After the Renaissance era, many new stylistic variations of hats came into European fashion. Many of them are still known in the 21st century.
In the first half of the 17th century, nifty cavalrymen fought in the courts of Western Europe. French court became a trendsetter, but the Thirty Years' War also brought military-style details, which later became associated with the so-called fashion of the Cavalier style. An integral attribute of the image of the cavalry was a felt or beaver hat with wide brims, which has various names in the fashion lexicon. One of the names was a 'Swedish hat' because it was common in the Swedish troops during the Thirty Years' War. But such a hat had gained popularity in French court circles, as well as in many parts of Europe. Anyway, but the hat of the cavalier at that time paved the way for the development of the Tricorne hat. The nifty French courtmen fiercely unfolded the brims of their hats and fastened ribbons, silk roses or ostrich feathers to the flaps. At the beginning of the 17th century, women's costumes also introduced "masculine" elements characteristic of cavalier fashion. Women also wore cavalier hats during riding and traveling.
During the reign of Louis XIV, the crown part of the Cavalier hat became considerably lower, but the brims became wider. The unfolding of the edges, begun by the adventurous cavalry, has now gained new expression. In 1675 they were folded back by French courtmen to form a triangle. According to "Los tercios viejos y la presencia española en Flandes" (Espasa, Madrid, 1997) by Albert Castells, the tricorn hat evolved during the 17th century from the broad-brim round hat used by Spanish soldiers in Flanders. Later it became very fashionable at the royal court of King Louis XIV.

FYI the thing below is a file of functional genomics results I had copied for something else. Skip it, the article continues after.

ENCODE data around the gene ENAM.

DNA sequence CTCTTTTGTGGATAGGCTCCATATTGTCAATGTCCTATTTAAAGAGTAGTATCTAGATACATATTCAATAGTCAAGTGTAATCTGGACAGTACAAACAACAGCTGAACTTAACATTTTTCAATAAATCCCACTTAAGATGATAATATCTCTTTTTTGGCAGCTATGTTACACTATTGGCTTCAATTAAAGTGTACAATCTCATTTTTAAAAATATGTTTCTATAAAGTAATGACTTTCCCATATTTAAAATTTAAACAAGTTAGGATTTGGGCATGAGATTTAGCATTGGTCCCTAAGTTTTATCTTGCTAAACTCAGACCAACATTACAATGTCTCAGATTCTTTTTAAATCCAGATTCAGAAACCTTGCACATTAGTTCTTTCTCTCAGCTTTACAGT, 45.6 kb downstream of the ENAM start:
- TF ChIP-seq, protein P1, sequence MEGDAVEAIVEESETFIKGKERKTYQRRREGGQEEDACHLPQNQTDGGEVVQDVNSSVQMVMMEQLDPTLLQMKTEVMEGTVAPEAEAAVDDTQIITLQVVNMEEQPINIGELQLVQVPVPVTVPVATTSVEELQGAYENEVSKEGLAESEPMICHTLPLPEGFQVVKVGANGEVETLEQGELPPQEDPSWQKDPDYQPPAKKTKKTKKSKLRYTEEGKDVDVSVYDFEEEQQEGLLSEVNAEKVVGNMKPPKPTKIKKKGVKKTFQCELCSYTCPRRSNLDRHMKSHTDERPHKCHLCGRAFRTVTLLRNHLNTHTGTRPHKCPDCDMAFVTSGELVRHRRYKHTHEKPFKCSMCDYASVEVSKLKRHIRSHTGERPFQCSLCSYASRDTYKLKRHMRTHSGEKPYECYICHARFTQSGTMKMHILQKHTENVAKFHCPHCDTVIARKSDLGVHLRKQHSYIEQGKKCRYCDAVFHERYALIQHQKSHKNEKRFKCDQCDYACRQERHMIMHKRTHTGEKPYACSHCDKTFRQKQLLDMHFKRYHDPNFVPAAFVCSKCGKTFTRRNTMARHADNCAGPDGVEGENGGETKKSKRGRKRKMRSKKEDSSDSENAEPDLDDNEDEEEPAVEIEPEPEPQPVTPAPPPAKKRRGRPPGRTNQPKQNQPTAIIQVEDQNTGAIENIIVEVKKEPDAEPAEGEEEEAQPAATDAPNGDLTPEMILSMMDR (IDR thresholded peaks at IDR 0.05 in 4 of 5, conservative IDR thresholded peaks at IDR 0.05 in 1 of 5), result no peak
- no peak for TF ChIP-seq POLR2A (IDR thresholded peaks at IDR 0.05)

By the end of the 17th century, the development of women's headgear was no longer dependent on the fashion of men's hats. The word 'milliner' was first mentioned in written sources in 1529. In France, the word was used to refer to haberdashery traders who had come from Milan and other cities of northern Italy. Milan was famous at the time for its costume trims - ribbons, lace, gloves and straw hats. It turned out that Milanese in France became famous for women's hats, while hatters of England dictated fashion for men. This is how during the reign of the queen Elizabeth I of England, Europe became acquainted with the hat-makers for men. By the end of the 17th century, milliners were making hats for women.
The 18th Century was the richest stage in the history of hats with amazing solutions. The sources of inspiration were varied, the offer was wide enough and subordinated to the whims of the court community. The appearance of hats at this time was also dictated by hairstyle transformations that were adequate to the trends of the Rococo fashions. The Tricorne was the most popular hat among men, but women's hats were inspired by the past-time straw hat shapes, Chinese-style cooler hats, and even nightcaps and informal bonnets were worthy of playing new tricks in accordance with pre-revolutionary events.
The high hairstyles from 1775 to 1783 were protected by the Calash bonnet. It was a French hat derived from the hood. "The name "calash" is derived from "calèche," the hood of a "French carriage"". [1., 2.] Its shape was supported by a wireframe, and this headgear could also be pushed back of the head and then it resembled a crocheted collar.
Mary Antoinette's fashion minister, Rose Bertin, was also a hairdresser, hat maker, a stylist, and a trustee who was destined to become the first female milliner known to date. It was she who transformed the ancient nightcaps and the modest bonnets to resemble the imposing hats that were appropriate to the extravagance of the pre-revolutionary court society. Already circa 1770, women's hairstyles were complemented by an impressive dormeuse which was a derivative of nightcap. It was actually a lace bonnet.
However, as early as the 1790s, the volume of hairstyles and headdresses declined. The era of imitation of the ancient world led to a concept - "return to nature". It was also intended to relieve women's headgear, even for a short while, of the daring experiments of hat-makers.
However, this is another story.
To Be Continued...
The essay was based on the material from a previously published article by its author:
Parute E. Trako cepurnieku izdomas spēles./Māksla Plus #4/2010